Being a Dog parent comes with all kinds of responsibilities. One of them is being aware of the diet your dog needs to have. Dogs are omnivores, meaning they can have both meat and veggies as part of their regular diet. However, in vegetarian households, it may not be always feasible to feed meat or non-vegetarian dog food to your dog.
Corn and peas have been upheld amongst the public as a great source of nutrition. Yet others will ask you to desist from feeding your dog such grains and seeds. To put a rest to all your doubts and queries, we will answer this question which has elicited a lot of heated debate: can dogs eat corn and peas?
Corn: Facts and Figures
- Corn is abundantly used in commercial dog food, fry dog food or kibbles. A great store of starchy carbohydrates, corn is a cheap ingredient that helps in the gelling together of the other components of dry dog food.
- Nutritional content:
- Protein- important for healthy muscles, skin and hair.
- Carbohydrates- quick energy source for your dog.
- Linoleic acid- an omega-6 fatty acid that helps your dog grow a healthy, lustrous mane, and maintain a strong immune system.
- Antioxidants- Corn is a good source of antioxidants such as vitamin E and beta-carotene, which help support a healthy immune system.
- Fibre– promotes good gut health as well as motility.
- However, corn is nearly not as high scoring on nutritional value. It’s certainly starchy and filling, but really, it does not add as many minerals and vitamins as some other fruits and vegetables.
- Based on data from NutritionData.com, cornmeal contains only 4 calories/gram when pitted against meat (beef: 7.3 cal/gm; chicken: 6.3 cal/gm). This is actually contrary to the general assumption that corn is an energy booster.
- Corn has a significantly high glycemic index, a characteristic that measures the tendency of a food to increase your dog’s blood sugar. So, for older dogs or those with hyperglycemia (diabetes), it’s not recommended at all.
- Corn, like most other cereals and grains, cannot be digested well by your dog. Feeding it raw is not a great idea; many users at pet forums such as this one have observed that sweet corn is expelled by dogs whole, without any changes. Also, feeding your dog corn on the cob is a strict no-no, simply because your dog may choke on the inedible cob. You should steam corn grains and mash them slightly so that your dog can easily consume and digest the complex carbohydrates. In fact, even in dried dog food, corn is always ground and mixed into the feed.
- Popcorn may be a great movie accompaniment for you, but when salted, seasoned or loaded with tasty toppings, nope—not good to treat your dog with. Plain, air-popped popcorn is light and a good treat every now and then. But go easy on the snacking! Popcorn can get stuck between your doggo’s teeth, leading to tooth decay and gum disease. Make sure to follow up with the oral care routine.
Peas: Facts and Figures
- Most pet food manufacturers will include peameal to make up for the lack of animal protein in your dog’s diet. This is particularly true in the case of dog food that claims to be “grain-free”: to compensate for the high carb content that would be otherwise supplied by grains, peas and legumes would be used. Effectively, this is just replacing a cheap ingredient with another cheap ingredient, making such dog food cheaper than meat-based food.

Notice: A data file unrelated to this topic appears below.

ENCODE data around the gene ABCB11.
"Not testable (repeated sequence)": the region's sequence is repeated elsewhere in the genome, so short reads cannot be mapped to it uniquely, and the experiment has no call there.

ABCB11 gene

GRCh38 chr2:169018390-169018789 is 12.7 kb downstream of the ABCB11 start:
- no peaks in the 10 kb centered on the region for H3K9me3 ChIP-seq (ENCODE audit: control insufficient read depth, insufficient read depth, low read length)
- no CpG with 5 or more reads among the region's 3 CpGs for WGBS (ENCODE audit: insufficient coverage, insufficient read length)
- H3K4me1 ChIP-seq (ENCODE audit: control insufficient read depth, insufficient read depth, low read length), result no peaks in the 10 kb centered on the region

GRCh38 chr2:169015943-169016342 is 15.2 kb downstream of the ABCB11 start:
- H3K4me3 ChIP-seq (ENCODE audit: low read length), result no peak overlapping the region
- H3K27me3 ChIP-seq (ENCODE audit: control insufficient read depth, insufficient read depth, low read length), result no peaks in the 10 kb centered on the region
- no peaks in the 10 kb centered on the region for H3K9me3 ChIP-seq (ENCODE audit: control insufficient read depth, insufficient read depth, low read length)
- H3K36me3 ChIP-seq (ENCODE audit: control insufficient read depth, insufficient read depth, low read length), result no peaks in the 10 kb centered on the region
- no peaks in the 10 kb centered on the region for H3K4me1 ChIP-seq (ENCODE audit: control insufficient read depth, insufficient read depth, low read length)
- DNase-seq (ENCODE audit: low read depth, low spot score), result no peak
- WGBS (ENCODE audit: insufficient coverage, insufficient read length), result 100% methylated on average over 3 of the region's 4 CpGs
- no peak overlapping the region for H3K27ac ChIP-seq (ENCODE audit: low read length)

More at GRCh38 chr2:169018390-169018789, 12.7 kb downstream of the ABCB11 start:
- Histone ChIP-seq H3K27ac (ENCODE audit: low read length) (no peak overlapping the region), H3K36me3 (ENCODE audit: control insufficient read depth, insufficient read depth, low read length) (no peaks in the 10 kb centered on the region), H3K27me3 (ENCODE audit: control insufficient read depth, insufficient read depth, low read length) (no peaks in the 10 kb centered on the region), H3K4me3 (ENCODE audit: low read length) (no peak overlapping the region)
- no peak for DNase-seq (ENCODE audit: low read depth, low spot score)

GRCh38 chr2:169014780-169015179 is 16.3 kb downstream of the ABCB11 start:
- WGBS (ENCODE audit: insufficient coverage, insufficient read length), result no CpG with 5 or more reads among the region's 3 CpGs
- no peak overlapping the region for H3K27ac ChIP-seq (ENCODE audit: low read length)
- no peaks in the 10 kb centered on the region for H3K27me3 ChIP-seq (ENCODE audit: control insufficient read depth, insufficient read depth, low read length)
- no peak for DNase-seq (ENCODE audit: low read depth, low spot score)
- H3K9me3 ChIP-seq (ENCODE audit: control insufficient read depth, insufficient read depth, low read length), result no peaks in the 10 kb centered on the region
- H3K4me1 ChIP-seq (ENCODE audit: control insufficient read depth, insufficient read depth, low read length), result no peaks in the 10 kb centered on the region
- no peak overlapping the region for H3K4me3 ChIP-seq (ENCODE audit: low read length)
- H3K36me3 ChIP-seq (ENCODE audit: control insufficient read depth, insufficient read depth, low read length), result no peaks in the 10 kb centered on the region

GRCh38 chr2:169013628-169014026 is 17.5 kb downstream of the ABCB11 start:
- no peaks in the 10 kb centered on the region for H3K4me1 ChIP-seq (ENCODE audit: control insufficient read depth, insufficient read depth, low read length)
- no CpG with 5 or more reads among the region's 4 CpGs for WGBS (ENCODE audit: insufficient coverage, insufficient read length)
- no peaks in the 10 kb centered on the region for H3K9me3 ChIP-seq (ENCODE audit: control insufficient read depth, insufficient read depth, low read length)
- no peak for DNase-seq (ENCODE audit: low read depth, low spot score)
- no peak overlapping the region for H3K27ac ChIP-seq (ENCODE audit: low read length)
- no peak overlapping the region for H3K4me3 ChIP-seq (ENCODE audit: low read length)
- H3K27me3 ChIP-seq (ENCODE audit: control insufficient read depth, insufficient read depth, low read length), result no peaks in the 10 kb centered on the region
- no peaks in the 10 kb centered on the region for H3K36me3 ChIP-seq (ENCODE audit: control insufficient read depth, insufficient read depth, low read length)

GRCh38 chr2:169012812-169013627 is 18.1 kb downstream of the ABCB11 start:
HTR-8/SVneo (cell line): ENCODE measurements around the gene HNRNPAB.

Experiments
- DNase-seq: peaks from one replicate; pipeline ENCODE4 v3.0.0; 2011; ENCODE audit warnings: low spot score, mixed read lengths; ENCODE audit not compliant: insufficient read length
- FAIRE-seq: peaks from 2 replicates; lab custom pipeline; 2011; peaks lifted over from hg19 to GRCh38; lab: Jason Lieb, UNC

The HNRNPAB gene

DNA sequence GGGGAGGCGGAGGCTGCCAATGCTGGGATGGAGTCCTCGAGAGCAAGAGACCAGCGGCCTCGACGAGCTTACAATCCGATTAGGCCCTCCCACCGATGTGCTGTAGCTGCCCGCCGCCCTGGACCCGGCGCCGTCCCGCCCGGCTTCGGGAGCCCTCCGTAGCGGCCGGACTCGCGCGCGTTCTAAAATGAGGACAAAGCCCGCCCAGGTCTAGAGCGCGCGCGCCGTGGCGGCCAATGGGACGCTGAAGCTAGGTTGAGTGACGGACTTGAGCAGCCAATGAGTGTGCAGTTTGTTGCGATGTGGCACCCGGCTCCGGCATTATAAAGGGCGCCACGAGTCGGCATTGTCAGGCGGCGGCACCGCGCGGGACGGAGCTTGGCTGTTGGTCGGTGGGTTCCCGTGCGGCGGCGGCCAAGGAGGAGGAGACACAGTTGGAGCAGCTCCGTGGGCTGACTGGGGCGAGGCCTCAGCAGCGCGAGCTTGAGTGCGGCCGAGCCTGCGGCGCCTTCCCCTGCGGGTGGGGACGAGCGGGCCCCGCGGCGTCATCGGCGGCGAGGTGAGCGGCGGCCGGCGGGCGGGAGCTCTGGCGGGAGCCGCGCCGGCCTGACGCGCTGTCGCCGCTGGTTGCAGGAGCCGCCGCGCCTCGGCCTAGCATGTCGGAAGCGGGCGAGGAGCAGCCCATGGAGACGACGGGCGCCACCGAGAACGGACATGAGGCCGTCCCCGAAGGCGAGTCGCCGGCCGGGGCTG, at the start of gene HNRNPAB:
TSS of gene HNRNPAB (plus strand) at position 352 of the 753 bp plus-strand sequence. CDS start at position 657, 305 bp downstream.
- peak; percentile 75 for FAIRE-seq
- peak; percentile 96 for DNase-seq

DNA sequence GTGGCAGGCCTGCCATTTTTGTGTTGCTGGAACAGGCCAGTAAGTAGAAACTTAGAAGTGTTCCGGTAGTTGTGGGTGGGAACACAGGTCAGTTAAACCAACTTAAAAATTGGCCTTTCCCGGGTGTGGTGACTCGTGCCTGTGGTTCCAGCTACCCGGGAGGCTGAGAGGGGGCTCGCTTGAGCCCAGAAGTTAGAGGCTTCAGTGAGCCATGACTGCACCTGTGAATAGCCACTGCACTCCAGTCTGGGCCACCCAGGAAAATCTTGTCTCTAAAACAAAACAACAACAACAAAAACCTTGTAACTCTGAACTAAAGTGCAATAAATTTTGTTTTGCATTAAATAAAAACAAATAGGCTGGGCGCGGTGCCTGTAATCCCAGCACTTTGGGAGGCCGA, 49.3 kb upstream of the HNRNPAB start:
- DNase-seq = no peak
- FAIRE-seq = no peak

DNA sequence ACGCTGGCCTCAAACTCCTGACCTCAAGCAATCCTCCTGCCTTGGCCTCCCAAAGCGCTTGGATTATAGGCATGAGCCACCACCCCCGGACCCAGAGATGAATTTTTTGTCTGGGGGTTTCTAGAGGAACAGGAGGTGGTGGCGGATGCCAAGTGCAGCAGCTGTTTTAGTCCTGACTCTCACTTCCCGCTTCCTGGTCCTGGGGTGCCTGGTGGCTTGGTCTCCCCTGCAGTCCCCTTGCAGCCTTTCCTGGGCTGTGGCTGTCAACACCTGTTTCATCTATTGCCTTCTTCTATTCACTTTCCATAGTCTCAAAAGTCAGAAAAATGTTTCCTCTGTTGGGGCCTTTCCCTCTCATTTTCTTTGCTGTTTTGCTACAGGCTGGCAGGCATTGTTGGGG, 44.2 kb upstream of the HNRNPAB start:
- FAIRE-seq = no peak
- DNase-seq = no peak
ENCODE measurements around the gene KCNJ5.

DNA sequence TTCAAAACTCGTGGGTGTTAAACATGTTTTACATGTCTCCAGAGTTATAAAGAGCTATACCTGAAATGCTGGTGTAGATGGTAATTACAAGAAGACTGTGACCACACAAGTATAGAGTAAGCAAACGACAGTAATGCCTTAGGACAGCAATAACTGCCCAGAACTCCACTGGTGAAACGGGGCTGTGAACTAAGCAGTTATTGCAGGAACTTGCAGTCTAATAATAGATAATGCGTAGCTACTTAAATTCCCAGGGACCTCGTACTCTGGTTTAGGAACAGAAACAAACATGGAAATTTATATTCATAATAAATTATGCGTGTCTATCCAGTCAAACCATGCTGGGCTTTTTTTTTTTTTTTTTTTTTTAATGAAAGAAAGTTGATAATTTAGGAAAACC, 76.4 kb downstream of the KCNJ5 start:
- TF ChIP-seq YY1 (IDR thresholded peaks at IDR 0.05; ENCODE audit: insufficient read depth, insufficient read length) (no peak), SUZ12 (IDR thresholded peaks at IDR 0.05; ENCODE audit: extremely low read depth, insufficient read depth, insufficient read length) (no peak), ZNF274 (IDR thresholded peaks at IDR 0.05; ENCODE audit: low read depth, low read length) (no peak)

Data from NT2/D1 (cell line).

- Quite a wide varieties of peas are available in your vegetable mandi: green peas, snow peas, sugar snap peas, and garden peas. Remarkably, all of these are OK for dogs to have in their bowl occasionally.
- Peas are packed with several vitamins, minerals, and are rich in protein and indigestible fibre.
- Nutritional content:
- Digestible Fiber
- Micronutrients: Vitamin A, K, C, Thiamine, Folate
- However, pea protein is not complete in amino acids and has low biological value. So, as a source of protein, peas are not an ideal staple food for your dog.
- For dogs, taurine is an important amino acid needed to maintain eyesight, reproduction, bile and heart. A deficiency of taurine can lead to Dilated cardiomyopathy (DCM) in dogs. It is believed that peas and legumes affect the ability of dogs to synthesise taurine in their body; this has also led researchers to associate the disease of DCM in dogs with a high legume diet consisting of peas.
- Peas contain purines, a naturally occurring chemical compound, that produce uric acid when broken down in the body during the digestive process. Your dog’s kidneys work extra had to filter out uric acid, creating unnatural pressure on them. An excess of uric acid can cause kidney stones and other kidney troubles for your dog, so avoid feeding him too many peas. This should be kept in mind if your dog has been diagnosed with kidney ailments.
- It’s OK to feed your pawed buddy fresh or frozen peas, as he will love the colour and the crunch. However, it’s best to avoid canned peas with added sodium or peas that you’re discarding from your own food, seasoned with salt or spices, or cooked with oil and vegetables like onion and garlic. This is because a high sodium content is likely to cause heart problems for your pet.
After going through the above details, I’m sure you now know what the underlying effects of feeding your dogs corn or peas would be. In general, both corn and peas are used as a part of holistic diet, and vegetarians often prefer these to be added to rice meal. Dogs can indeed eat boiled corn and fresh or frozen peas.
However, your beloved dog needs to be fed some amount of animal protein to have a heathy body. Both corn and peas may make up kibbles or similar dog treats, but their nutritional value is practically destroyed during the manufacturing process of dry dog food. Hence, it is necessary to introduce corn, peas and other vegetables as treats and occasional chewy snacks—not as diet staples.